Selig gives no sign MLB moving 2011 All-Star game - CBS News 8 - San Diego, CA News Station - KFMB Channel 8

Selig gives no sign MLB moving 2011 All-Star game

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Major League Baseball Commissioner Bud Selig speaks during a news conference prior to All-Star festivities (AP Photo/Jae C. Hong) Major League Baseball Commissioner Bud Selig speaks during a news conference prior to All-Star festivities (AP Photo/Jae C. Hong)

ANAHEIM, Calif. (AP) - Bud Selig considers Arizona's new immigration law a political issue and is showing no signs that Major League Baseball will shift next year's All-Star game out of the state.

A day after Milwaukee pitcher Yovani Gallardo and other All-Stars said they could envision boycotting the 2011 game at Phoenix in protest, the commissioner never mentioned a possible shift.

The situation "will be solved in the political process at the appropriate time," Selig said Tuesday. "We'll do things when baseball can influence decisions."

Speaking to members of the Baseball Writers' Association of America before the All-Star game at Angel Stadium, Selig hit several topics. Among them, he said:

-Players and executives expressed "little appetite" for expanded replay, even after Armando Galarraga lost a perfect game on an umpire's missed call.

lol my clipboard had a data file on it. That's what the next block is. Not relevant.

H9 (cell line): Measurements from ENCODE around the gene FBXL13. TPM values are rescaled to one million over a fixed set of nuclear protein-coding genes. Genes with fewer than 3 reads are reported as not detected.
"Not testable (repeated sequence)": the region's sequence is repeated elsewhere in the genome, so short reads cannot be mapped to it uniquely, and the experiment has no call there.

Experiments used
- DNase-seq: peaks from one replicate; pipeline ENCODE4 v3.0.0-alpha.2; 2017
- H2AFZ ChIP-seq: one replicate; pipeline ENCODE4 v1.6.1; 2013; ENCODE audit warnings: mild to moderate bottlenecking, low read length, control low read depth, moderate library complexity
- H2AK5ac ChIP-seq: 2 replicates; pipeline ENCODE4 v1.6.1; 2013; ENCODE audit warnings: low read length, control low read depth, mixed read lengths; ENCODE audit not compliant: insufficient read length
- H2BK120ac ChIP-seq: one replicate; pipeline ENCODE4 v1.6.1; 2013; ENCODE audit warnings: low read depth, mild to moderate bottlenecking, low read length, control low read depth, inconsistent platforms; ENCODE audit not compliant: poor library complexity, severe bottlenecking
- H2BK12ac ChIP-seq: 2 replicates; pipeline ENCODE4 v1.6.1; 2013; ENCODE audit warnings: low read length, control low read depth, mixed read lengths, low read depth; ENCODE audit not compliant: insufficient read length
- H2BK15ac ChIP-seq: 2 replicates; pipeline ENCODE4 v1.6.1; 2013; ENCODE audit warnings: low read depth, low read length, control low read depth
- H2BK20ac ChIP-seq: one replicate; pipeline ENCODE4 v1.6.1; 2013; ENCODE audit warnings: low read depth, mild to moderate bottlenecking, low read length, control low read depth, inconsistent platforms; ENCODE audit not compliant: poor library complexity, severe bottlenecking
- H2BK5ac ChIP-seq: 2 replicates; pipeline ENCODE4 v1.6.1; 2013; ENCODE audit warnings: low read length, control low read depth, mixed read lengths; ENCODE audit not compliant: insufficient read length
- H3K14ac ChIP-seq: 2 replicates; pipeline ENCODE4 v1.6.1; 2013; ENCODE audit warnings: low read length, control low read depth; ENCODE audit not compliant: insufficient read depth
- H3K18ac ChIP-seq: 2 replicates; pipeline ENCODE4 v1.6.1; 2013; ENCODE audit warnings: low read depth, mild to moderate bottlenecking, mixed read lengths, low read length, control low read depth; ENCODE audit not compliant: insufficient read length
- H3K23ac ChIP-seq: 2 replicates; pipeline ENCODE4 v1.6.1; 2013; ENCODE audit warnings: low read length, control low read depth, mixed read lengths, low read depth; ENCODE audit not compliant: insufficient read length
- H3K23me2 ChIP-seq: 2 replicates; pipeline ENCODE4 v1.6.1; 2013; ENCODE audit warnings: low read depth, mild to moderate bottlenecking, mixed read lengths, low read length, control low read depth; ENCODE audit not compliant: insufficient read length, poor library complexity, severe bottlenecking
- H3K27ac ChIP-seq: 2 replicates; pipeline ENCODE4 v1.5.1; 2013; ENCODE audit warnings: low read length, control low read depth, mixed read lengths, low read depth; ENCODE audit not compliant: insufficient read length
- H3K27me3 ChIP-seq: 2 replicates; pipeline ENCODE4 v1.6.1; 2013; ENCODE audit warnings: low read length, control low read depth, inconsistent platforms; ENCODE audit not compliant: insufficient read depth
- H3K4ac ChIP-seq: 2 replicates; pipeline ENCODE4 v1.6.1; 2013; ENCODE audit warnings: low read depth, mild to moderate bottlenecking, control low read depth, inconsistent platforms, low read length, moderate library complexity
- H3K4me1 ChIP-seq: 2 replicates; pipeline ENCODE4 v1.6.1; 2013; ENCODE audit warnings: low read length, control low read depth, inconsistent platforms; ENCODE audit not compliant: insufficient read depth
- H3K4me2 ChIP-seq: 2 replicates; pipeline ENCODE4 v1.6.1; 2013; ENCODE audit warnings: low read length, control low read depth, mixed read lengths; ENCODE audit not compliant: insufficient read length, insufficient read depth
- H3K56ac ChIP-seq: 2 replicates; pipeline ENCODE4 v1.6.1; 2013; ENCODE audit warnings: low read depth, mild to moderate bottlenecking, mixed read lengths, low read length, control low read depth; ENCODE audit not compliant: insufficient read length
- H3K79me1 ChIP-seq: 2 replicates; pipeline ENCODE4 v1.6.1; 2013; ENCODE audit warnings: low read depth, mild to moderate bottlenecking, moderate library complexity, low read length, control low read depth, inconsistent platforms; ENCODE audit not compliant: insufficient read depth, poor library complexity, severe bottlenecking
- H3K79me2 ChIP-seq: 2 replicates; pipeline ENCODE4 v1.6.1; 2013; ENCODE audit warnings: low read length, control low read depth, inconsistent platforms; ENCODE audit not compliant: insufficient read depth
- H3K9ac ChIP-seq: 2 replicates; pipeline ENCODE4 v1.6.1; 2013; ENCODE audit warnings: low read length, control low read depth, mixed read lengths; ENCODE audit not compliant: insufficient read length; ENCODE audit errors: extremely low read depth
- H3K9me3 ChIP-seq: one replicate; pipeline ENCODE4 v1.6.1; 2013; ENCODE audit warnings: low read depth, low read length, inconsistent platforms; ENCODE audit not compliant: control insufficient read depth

-MLB is "exploring ways" to trim the season sothe World Series doesn't run deeper into November. Starting next season on a Thursday was a possibility.

-He still intends to retire after 2012.

Asked whether there was a chance Pete Rose's lifetime ban could be lifted before then, Selig declined to say. "I am the judge in the case," he said. "He has a right to appeal."

Selig reiterated he thought the Tampa Bay Rays needed a new stadium. He did not offer any details on the protracted sale of the Texas Rangers, which is in bankruptcy court.

Selig spoke a few hours after learning New York Yankees owner George Steinbrenner had died at age 80.

"Nobody loved his team more than he did," he said.

"He was clearly a giant in the sport," Selig said. "When you think about what the New York Yankees were in 1973 and you think about what they are today."

The commissioner said he knew Steinbrenner for nearly four decades and they were close friends even though "George and I always seemed to be on the opposite sides of the fence."

"George never gave me a problem," he said. "Not one problem."

Selig said they traditionally resolved a couple of their lesser disputes with "gentlemanly wagers." When their favorite college football teams matched up, Steinbrenner took Ohio State and Selig backed Wisconsin. In the NFL, Steinbrenner sided with Tampa Bay and Selig went with Green Bay.

"Actually, I did pretty well," Selig said.

Selig's brother and brother-in-law recently died, and the commissioner paused to gather himself after talking about Steinbrenner.

"I'm sorry this day happened," he said.

 

Copyright 2010 The Associated Press.

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